10.  The Masqueraders by Georgette Heyer – A confusing start but ultimately fun.  Minus (miniscule) points because the siblings don’t have a great reason for masquerading.  Most of the novel had me in conniptions worried for Prue in White’s club.

11.  A Convenient Marriage by Georgette Heyer – I feel  like I shouldn’t have liked this one because of the abduction but I did anyway.  I could have done without the swath at the end where silly brothers are silly.  Otherwise impeccable.

12.  The Corinthian by Georgette Heyer – Considered her best by folks on Goodreads. It was cute, but I wasn’t super impressed.  The way she treats gender relationships sometimes bothers me, but not enough to hate the book.  It was a different time.

13.  More Than Somewhat by Damon Runyon – Why is he so wonderful?  I forgot how hilarious he makes the Broadway underworld of the 1930s and 40s.  I wish more of his stuff was available.

14.  The Coldest Girl in Coldtown by Holly Black – Oh CRAZY good, and perfect for the Halloween mood I was in.  Vampire novel meets quippy YA novel in the best way.  It was violent, but I found I could take it.  Seriously, this one is amazing.

15.  The Quiet Gentleman by Georgette Heyer – This one was sort of murder mystery-ish, although I knew who did it way too far in advance.  Once again, some unwanted advances are blamed on the flirtatious girl (sigh).  But I enjoyed it anyway.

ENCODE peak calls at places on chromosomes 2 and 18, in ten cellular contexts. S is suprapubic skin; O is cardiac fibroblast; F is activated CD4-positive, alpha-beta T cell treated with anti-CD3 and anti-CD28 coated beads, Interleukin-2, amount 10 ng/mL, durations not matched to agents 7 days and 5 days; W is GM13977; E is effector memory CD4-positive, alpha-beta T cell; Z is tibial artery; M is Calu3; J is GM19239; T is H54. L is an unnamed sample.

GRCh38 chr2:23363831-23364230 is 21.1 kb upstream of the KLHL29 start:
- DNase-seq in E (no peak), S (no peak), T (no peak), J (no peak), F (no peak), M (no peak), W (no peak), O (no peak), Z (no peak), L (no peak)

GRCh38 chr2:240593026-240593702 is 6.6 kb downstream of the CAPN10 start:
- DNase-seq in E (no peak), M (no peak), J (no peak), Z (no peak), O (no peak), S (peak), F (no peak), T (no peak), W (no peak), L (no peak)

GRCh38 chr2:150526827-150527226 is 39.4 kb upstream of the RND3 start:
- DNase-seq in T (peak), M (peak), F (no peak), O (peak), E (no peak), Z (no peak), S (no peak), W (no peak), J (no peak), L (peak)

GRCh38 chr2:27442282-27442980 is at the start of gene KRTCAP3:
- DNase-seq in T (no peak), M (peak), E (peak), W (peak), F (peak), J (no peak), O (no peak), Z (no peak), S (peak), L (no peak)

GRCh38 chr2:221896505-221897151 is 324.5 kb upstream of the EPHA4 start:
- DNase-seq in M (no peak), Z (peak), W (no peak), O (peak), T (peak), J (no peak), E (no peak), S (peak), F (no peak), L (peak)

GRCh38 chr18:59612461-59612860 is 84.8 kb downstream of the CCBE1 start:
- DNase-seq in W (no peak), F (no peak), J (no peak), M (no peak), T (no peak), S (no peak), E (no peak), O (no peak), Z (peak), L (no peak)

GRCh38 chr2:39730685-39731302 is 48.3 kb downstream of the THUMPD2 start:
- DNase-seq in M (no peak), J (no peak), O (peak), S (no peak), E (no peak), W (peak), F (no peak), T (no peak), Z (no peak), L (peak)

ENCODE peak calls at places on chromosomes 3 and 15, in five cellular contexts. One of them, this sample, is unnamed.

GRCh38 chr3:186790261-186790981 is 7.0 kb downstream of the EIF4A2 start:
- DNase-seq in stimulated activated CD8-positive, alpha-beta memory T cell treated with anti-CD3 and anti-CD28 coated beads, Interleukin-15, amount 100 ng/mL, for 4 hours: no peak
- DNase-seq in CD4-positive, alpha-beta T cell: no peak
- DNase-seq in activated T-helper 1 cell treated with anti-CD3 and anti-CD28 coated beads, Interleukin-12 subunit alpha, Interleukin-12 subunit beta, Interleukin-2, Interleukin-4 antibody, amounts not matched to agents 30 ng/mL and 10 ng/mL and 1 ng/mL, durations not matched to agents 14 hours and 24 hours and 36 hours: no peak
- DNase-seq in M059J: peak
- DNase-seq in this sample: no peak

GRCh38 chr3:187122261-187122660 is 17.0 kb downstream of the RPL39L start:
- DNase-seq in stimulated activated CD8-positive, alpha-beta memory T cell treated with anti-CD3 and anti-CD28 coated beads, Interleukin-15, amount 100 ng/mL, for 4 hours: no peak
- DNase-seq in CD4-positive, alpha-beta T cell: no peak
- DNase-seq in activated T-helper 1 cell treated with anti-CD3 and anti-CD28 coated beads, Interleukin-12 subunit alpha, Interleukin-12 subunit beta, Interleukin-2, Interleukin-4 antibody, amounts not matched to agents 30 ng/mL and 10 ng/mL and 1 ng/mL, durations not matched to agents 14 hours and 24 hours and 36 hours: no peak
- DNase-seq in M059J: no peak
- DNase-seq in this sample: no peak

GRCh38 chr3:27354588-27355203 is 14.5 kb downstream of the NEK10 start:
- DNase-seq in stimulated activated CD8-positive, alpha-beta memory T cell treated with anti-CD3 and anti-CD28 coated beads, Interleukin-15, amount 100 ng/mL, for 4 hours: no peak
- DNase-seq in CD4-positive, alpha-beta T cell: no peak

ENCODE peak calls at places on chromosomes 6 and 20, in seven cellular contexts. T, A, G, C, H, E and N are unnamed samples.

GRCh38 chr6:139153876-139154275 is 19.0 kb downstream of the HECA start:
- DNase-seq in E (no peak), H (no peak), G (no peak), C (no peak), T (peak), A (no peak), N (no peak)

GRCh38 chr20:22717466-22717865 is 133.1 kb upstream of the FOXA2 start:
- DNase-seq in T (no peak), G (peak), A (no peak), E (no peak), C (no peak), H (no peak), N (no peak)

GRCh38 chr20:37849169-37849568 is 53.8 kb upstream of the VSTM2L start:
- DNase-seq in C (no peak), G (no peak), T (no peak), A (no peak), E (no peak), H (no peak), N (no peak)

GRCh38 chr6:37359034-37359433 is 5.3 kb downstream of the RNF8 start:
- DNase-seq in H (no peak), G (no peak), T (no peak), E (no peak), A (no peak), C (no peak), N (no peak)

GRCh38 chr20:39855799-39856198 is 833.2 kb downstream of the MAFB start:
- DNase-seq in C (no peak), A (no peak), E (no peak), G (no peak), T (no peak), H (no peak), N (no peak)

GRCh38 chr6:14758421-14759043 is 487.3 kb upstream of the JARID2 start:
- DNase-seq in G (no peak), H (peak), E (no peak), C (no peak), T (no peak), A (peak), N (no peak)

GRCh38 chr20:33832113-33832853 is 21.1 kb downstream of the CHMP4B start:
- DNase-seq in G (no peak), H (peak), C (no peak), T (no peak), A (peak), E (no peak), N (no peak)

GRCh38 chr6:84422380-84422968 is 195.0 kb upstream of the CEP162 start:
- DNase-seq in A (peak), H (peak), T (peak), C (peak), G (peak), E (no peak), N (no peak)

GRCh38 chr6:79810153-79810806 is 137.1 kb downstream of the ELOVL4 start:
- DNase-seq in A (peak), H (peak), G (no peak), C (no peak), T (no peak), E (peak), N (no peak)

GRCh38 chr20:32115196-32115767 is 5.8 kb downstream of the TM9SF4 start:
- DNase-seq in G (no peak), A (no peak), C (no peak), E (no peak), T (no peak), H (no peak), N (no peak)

16.  Dangerous by Shannon Hale – I love this novel, and the problems I saw in it the first time didn’t bother me at all the second time through.  The best part is still the funny names Maisy gives her false arm, and the bad puns.  They never get old.

17.  A Midwife’s Tale by Laurel Thatcher Ulrich – You don’t often get nonfiction books that focus on the daily lives of women.  And women in the late 1700’s? Sold! It was a fascinating read and taught me A LOT about colonial domestic life. Love.

18.  The Art of Asking by Amanda Palmer – It’s weird.  This book feels utterly familiar and yet new at the same time.  I am in love with her, and this book is all the toppings on the sundae of how she’s changed my perspective and my life. So good.

19.  Gone Girl by Gillian Flynn – Beautifully written. It made me angsty and paranoid, though. The things she has to say about relationships are so heartbreakingly true that it feels like I could get there.  And the end?  No.  Just, no.  Ultimately did not like.

20.  Great Expectations by Charles Dickens – I have never read any Dickens as an adult, and I’m enjoying it a lot more than I did when I was younger.  His character descriptions are delightful, and the story is so much more full.  Poor Pip and his fortune.